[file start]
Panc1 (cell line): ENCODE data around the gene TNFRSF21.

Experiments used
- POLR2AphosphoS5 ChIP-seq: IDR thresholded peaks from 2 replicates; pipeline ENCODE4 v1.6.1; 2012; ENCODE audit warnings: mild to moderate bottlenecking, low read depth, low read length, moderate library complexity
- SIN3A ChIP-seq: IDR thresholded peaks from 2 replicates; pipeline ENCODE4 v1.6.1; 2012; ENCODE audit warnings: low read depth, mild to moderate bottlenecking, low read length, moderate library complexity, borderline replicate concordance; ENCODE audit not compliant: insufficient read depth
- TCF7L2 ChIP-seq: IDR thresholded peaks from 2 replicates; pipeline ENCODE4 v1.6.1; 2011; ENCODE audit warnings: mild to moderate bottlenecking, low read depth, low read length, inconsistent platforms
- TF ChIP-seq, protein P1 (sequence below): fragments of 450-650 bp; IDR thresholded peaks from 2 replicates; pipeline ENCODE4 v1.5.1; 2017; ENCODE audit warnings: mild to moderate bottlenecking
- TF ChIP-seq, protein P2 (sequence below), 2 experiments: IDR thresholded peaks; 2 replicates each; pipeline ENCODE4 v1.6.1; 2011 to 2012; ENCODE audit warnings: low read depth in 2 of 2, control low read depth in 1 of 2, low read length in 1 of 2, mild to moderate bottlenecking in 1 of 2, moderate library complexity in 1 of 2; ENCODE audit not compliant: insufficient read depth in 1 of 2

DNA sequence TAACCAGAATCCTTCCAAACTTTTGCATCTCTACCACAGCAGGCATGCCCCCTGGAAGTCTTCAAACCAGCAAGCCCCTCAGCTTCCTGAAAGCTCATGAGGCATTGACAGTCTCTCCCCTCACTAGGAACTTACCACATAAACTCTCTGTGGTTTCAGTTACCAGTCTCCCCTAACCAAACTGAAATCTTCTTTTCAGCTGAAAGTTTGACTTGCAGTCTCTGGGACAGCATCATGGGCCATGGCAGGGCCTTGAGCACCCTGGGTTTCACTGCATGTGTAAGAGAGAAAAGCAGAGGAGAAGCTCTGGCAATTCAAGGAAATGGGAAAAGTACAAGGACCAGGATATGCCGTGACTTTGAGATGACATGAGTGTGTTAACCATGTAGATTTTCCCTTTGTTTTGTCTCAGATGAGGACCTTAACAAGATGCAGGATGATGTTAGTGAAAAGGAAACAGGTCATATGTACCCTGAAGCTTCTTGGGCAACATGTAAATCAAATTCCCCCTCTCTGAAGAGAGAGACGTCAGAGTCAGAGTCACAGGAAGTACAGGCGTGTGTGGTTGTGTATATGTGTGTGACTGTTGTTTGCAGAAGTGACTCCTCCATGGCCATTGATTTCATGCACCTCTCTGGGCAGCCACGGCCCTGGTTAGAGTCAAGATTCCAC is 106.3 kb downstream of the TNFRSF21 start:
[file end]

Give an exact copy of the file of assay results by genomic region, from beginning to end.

Panc1 (cell line): ENCODE data around the gene TNFRSF21.

Experiments used
- POLR2AphosphoS5 ChIP-seq: IDR thresholded peaks from 2 replicates; pipeline ENCODE4 v1.6.1; 2012; ENCODE audit warnings: mild to moderate bottlenecking, low read depth, low read length, moderate library complexity
- SIN3A ChIP-seq: IDR thresholded peaks from 2 replicates; pipeline ENCODE4 v1.6.1; 2012; ENCODE audit warnings: low read depth, mild to moderate bottlenecking, low read length, moderate library complexity, borderline replicate concordance; ENCODE audit not compliant: insufficient read depth
- TCF7L2 ChIP-seq: IDR thresholded peaks from 2 replicates; pipeline ENCODE4 v1.6.1; 2011; ENCODE audit warnings: mild to moderate bottlenecking, low read depth, low read length, inconsistent platforms
- TF ChIP-seq, protein P1 (sequence below): fragments of 450-650 bp; IDR thresholded peaks from 2 replicates; pipeline ENCODE4 v1.5.1; 2017; ENCODE audit warnings: mild to moderate bottlenecking
- TF ChIP-seq, protein P2 (sequence below), 2 experiments: IDR thresholded peaks; 2 replicates each; pipeline ENCODE4 v1.6.1; 2011 to 2012; ENCODE audit warnings: low read depth in 2 of 2, control low read depth in 1 of 2, low read length in 1 of 2, mild to moderate bottlenecking in 1 of 2, moderate library complexity in 1 of 2; ENCODE audit not compliant: insufficient read depth in 1 of 2

DNA sequence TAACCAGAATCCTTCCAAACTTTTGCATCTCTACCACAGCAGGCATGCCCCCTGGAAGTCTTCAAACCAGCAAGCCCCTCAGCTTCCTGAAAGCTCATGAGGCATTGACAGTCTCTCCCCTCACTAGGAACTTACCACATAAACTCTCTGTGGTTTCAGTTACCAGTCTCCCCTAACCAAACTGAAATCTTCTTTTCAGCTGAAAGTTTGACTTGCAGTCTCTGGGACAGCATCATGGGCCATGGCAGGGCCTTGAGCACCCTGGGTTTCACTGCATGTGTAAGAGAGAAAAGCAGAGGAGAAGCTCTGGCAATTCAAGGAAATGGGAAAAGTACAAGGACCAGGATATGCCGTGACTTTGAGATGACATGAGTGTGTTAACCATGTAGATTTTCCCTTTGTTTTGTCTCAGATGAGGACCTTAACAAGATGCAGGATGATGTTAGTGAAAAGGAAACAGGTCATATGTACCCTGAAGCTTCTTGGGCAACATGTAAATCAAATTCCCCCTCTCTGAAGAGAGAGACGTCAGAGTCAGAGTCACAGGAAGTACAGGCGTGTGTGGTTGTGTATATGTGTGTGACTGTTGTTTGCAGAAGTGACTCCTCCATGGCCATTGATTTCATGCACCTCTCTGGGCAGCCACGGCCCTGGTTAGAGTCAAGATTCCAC is 106.3 kb downstream of the TNFRSF21 start: